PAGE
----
8.10
.\rthur   . .. 3.20
Barnes. M L  (Mrs)   . . . 7.76
Beatlie,   Andrew     2.60
Bee.hervaise,  J  J  4.80
Bell.   Geo  40.80
Bellolli,   Marie   (Mrs) . . 1-1.00
Bigge, B B   (Mrs)   .... 4,80
Bogert,   John ,E   ...... 28.96
Brash, Dorcas  (Mrs)   .. 52.88
Brown,  George     7.16
Bryant,  Thos  A   ...... 43.68
Bucknell,  George     14.00
Byrnes,  Henry   ....... 12.00
More Profit to tlie
o
PHilerpk
Tbe pominion law against the selling of
Jwtter witbout tbe words "Pairy Putter" or
���������'Creamery Putter"���������as tbe case may pe���������printed
on tbe butter wrap, is a blessing in cfisguise to tbe
average farmer. JifUhe first place, if bis gutter
wrappers are neatly printed with his name ancl
the brand of tbe Jmtter on the Jahel, tbe store-
keeper can readily sell tlie butter at 5c a pound
more than be can get for butter wrapped in paper
thaMsoioUprinMt~andJ.hcJbujy^
'-' a
FresU line of Moir's
Chocolates Just in.
Star BaKery
Armstrong, "3. C.
Cameron, Benj, J   ..... 9.60j
Cameron, R B McL  ... 3.20 j
Cami/ocll,  Alex   .:  15.12 }
C  P R Co   ........... 41.96;
Chadwick,  Robt   ...... 2.60
Coltart,  R  J     32.00
Cross  ,Harry     9.44:
[PROMrTC/ Mffiltm
all countries.   A.ck   for our  INVIiN-
rOR^S AOVaSKR,which will bo eont fre������
MABtON & B1AJRIOJT.
*^"'������ Univertltw yt- MoMr49l.
Mack Edward J  122.58
Mackay  John        26.19
Mackenzie K E (Mrs)  . . 9.18
Mansell George W    ��������� ��������� 9.45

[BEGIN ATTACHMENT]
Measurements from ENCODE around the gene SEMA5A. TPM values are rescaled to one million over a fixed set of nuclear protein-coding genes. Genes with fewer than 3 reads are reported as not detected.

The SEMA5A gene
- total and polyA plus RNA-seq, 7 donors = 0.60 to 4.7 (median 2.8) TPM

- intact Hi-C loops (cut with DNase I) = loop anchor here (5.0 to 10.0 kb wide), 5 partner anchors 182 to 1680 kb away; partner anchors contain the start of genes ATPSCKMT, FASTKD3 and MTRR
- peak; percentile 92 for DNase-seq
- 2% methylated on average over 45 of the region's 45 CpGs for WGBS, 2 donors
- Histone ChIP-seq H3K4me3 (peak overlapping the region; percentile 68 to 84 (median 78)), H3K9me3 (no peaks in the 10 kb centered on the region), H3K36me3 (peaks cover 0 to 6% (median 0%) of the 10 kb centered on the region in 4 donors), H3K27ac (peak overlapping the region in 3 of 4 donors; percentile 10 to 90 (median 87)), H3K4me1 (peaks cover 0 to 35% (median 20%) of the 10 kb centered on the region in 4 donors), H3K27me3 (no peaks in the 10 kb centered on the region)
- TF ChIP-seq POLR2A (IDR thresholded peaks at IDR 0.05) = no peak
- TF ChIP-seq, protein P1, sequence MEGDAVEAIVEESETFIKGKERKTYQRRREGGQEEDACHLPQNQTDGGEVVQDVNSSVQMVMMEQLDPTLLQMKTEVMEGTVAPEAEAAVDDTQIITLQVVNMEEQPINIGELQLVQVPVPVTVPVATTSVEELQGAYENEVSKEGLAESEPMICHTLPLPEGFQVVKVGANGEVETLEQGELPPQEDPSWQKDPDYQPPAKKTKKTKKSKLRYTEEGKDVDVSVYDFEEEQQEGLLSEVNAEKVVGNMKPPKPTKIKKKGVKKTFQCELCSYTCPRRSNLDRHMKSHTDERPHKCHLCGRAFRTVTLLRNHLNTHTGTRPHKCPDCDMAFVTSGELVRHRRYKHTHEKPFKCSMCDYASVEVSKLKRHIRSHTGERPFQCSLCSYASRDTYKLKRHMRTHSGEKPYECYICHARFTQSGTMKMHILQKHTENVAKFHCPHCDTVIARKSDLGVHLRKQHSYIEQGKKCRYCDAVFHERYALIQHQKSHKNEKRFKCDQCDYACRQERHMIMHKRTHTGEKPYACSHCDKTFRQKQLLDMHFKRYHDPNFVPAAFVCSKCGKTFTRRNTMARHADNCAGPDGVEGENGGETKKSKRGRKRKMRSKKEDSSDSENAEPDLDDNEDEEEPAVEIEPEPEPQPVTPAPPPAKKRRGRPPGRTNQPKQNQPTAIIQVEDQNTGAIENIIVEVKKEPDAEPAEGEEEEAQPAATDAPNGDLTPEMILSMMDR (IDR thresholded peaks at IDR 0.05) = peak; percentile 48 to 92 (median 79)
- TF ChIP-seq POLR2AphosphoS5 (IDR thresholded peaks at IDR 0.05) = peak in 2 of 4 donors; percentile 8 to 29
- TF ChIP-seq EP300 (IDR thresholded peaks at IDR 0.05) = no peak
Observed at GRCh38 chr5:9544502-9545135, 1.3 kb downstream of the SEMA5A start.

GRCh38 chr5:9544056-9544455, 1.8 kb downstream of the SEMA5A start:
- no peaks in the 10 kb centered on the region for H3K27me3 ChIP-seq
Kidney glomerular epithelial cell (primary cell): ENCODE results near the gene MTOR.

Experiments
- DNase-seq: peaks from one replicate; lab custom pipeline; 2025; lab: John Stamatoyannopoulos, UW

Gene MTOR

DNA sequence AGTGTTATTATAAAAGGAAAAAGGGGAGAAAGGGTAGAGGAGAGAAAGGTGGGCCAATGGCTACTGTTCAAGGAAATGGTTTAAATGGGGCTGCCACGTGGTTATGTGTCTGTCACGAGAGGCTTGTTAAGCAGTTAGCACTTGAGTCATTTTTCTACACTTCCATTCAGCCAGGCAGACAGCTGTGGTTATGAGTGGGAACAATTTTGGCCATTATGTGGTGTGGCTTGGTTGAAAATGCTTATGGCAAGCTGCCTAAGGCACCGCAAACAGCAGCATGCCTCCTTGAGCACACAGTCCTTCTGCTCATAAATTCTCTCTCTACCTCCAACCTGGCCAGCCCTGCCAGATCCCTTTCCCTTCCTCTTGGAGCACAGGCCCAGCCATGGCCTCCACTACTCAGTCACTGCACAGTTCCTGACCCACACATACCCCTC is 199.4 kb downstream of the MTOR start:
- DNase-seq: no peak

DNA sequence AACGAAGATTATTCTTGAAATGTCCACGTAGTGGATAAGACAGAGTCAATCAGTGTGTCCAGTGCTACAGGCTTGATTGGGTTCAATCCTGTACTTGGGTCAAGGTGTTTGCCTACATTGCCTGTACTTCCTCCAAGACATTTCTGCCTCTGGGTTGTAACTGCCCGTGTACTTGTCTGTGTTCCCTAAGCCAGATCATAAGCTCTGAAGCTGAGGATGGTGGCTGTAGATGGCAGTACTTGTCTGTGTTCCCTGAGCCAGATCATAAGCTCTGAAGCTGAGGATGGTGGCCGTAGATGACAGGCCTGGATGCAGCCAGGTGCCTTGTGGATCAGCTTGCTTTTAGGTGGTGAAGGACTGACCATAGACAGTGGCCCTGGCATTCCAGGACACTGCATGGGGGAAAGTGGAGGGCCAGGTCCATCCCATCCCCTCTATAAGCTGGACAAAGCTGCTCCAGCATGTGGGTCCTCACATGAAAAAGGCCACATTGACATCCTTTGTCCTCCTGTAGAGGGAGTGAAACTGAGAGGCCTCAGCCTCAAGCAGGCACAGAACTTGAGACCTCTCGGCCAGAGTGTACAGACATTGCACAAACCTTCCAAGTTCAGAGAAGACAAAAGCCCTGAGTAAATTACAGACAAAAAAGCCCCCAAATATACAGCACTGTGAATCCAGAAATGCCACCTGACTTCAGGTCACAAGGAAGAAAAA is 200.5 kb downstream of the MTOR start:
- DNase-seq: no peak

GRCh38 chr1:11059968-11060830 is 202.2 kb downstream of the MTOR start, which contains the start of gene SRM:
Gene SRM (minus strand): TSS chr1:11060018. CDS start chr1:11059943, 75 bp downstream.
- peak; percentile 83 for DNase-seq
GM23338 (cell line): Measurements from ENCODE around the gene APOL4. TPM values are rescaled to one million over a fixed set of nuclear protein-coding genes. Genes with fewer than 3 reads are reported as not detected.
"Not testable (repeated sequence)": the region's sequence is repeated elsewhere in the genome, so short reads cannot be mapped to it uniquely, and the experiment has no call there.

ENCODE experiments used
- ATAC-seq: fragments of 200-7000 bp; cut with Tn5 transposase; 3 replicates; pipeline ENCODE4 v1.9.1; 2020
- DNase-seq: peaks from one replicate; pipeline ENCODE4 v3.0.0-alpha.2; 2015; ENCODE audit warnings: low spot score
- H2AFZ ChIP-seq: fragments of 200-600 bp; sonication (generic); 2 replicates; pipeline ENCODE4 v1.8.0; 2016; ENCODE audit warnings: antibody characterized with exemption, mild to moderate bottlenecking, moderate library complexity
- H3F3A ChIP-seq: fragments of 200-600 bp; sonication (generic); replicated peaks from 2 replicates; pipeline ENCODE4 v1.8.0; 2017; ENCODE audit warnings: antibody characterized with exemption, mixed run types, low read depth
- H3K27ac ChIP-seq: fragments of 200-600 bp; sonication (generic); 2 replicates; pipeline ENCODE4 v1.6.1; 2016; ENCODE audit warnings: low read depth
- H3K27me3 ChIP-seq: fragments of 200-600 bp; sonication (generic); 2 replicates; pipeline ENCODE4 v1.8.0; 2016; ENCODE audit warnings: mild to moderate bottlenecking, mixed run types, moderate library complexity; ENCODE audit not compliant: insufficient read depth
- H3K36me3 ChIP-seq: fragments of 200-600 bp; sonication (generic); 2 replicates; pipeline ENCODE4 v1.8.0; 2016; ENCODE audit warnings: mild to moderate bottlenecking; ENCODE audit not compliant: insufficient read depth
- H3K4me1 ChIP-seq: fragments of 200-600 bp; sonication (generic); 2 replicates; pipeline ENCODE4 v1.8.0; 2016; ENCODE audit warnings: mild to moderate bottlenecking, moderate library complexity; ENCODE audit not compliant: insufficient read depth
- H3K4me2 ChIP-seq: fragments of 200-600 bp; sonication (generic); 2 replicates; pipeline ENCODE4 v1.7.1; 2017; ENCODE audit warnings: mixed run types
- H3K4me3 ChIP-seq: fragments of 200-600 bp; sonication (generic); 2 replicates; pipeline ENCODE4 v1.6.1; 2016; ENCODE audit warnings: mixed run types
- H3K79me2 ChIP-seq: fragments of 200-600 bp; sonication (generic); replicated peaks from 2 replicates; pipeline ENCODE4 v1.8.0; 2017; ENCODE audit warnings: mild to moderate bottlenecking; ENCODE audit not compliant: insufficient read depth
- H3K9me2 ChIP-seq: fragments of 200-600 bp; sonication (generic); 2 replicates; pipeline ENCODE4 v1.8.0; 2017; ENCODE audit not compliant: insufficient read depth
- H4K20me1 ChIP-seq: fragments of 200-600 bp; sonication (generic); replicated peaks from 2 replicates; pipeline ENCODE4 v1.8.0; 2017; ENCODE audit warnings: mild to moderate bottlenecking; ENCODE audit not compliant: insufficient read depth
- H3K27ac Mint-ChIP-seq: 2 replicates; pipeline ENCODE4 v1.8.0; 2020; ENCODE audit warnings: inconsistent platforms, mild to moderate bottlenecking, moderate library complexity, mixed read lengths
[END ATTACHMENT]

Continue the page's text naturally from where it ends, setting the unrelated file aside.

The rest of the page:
Marois  Edmond     18.22
Marshall Anthony Y .. 18.90
D
Davies,  H G
Dodge, Henry
Downham,  S   	
Draschihg,  Martin
Dunwoodie,   Joseph
Dunwoodie,  M  C..
1.92
1.52
8.80
13.44!
14.40;
13.40,
Elliott,  Abraham        10.00
Ellison,  James
Enderby B & T Co
Flack, W H
Flewwelling,
Forster, R E
H
T
7.60
12.00
1.44
10.60
20.00
Saturday is Registration Pay
I will allow ten per cent, off
all BOOTS *nd SHOES
I haye Ladies', Children's
aud Gent's iu many varieties.
J. I. PARKS
The home of the solid leather
shoe
Opposite   the   Opera House
J	
I
fi
i
advantage in 5c a pound more for bis butter from
thc merchant. Add 5c a pound to the butter you
sell. Sell 100 pounds and the additional amount
you would get for your butter in printed wraps
means $5.00 in your pocket. $4-75 or $4.50 w.ill
pay for 1000 butter wraps nicely printed with
your brand, name and address thereon. You will
sec, therefore, that to have your butterwraps
prinlcd means money in your pocket.